Digital competition in the UK: what happens next?
Last week Lexington Communications and FIPRA International hosted a webinar on digital competition. Here are four takeaways from the discussion, and a call to action.
There was a very good attendance last week for Lexington and FIPRA International’s webinar on the UK’s approach to digital competition.
Coinciding with the Competition and Markets Authority’s final report from its digital advertising market study, our audience heard three experts debate what will happen next and how the industry should respond. They were:
- Baroness Lucy Neville-Rolfe, former BEIS, Treasury and DCMS minister
- Professor Philip Marsden, Furman Review member and ex CMA director
- Dr Rocio Concha, Chief Economist and Head of Strategic Insight at Which?
We identified a number of themes that communicators should be thinking about …
#1 There is global consensus about reforming digital regulation, but how?
All our panellists agreed the large tech platforms have been valuable to consumers – bringing innovation to our fingertips and driving forward the digital economy. Despite this, it was no surprise to hear general agreement about a growing international consensus in favour of new digital competition regulation. Indeed, the COVID-19 pandemic has pushed consumers further towards digital markets and services, making it inevitable that some changes to policy will be required. The genie cannot be put back in the bottle, so to speak.
However, despite a degree of convergence between the UK and global partners such as the EU, the international dimension of digital markets is a challenge. In all forms of technology regulation, the key players are global businesses and this necessitates a coordinated approach. But some of our panellists were concerned that waiting to reach international agreements could delay regulatory reforms for years.
#2 The UK government is under significant pressure before it takes action
The most significant challenge in the UK, for those favouring a new system, is to persuade government to take action. Ministers have been keen to present the UK as a world leader in regulating the internet, most particularly to address online harms, but progress has been delayed. This is despite significant momentum behind recommendations for reform of the competition regime, particularly as online platforms have come under scrutiny from policy makers for example, over personal data use, choices and protections given to consumers.
However, like any other major government initiative, recommendations for reform need to be assessed in light of Brexit and COVID-19. Will they go ahead and in what form?
The government is waiting for advice from its Digital Markets Taskforce about implementation of a new competition regime. This will have reference to recommendations from Jason Furman’s digital competition expert panel, which the government accepted earlier this year. Those proposals ranged from an overarching code of competitive conduct for the largest platforms, to significant increases in transparency on algorithms and data usage, improved interoperability between platforms and a duty to enforce a fairness-by-design standard. There are a number of questions about how this could be enacted which need to be addressed, especially with other regulatory initiatives in the frame too.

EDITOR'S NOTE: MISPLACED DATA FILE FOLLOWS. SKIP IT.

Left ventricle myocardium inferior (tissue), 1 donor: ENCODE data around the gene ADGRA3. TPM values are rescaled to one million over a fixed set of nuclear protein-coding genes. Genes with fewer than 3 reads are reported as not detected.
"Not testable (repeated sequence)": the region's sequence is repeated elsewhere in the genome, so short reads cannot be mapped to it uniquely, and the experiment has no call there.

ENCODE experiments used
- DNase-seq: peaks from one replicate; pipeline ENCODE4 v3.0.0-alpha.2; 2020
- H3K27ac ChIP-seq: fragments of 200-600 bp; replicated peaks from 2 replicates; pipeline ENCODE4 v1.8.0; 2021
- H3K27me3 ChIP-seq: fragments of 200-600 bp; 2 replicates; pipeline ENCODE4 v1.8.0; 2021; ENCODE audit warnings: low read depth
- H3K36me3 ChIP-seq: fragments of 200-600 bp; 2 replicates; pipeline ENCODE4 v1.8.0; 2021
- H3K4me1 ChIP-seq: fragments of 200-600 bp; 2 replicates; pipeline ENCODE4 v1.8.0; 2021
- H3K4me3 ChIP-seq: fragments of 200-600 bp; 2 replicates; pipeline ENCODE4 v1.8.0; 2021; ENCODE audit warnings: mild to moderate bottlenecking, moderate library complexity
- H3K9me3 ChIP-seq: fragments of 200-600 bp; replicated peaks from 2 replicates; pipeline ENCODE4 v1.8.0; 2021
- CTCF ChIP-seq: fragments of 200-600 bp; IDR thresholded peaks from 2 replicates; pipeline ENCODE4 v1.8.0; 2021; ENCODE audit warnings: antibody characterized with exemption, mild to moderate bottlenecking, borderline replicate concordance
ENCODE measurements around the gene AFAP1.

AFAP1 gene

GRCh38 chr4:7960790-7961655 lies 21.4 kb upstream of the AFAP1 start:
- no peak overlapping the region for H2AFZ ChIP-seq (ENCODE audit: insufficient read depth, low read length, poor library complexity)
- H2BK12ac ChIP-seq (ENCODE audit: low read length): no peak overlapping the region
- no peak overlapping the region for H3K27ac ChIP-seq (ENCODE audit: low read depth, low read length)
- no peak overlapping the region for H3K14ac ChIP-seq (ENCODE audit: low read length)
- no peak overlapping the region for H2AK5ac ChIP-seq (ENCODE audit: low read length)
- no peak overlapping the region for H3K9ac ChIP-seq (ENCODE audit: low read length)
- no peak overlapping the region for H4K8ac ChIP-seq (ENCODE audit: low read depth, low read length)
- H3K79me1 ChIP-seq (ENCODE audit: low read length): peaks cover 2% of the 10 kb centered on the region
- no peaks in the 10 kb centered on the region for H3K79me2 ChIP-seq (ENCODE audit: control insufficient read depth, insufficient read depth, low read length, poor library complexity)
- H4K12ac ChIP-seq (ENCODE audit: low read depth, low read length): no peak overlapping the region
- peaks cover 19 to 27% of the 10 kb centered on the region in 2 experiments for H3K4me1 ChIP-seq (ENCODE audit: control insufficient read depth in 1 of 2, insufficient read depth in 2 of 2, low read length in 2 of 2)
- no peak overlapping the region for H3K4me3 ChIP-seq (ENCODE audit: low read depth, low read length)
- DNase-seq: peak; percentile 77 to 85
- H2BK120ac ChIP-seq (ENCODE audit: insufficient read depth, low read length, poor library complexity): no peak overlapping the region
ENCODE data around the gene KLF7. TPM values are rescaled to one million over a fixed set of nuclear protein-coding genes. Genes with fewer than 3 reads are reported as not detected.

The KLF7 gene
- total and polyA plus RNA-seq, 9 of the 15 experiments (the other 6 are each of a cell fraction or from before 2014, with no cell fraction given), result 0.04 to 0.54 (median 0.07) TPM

Whichever path the government chooses, new regulation will require complex legislation. However, parliamentary time is at a premium while ministers grapple with the economic recovery and geopolitical considerations such as the US trade deal negotiations could also be a factor. As a result, the government may be hesitant to make significant interventions in the short-term.
#3 … so interested parties need to marshal their arguments now
This means that interested parties need to persuade policy makers and mobilise stakeholder support for position on digital markets policy. The current administration has not been shy of interventionist approaches or radical reforms to the structure of government. The question is whether regulation of digital markets will be a priority. Arguments need to be focused on what will benefit businesses, consumers, investment in the UK and drive opportunities for economic growth after COVID-19.
#4 Will we see post-Brexit interventions backing UK tech?
Finally, we saw an interesting suggestion about the UK’s role in the world after Brexit. There has been much made of our ability to develop promising technology startups, something which Lexington’s current stakeholder opinion research in the AI sector is exploring. However, there is sometimes frustration at our ability to create ‘blockbuster’ multinational tech companies. Indeed, the very largest players in digital markets often come from overseas.
Although by no means critical of foreign investment and innovation, we heard some suggestions that the UK government might consider moves to shore-up UK technology businesses as part of its response to the pandemic. BEIS ministers have already taken steps to achieve this by introducing proposed reforms to the Enterprise Act 2002 which give government wider powers to investigate takeovers of tech firms. Could ministers offer further support the domestic digital economy as one of the drivers of the recovery?
To discuss any of the issues raised in this article or the webinar, please contact Lexington’s Creative, Technology and Telecoms team on email@example.com
Written by Francis Mallinson, Associate Director, specialising in public affairs and policy communications for key players in the technology, transport, infrastructure and urban environment sectors.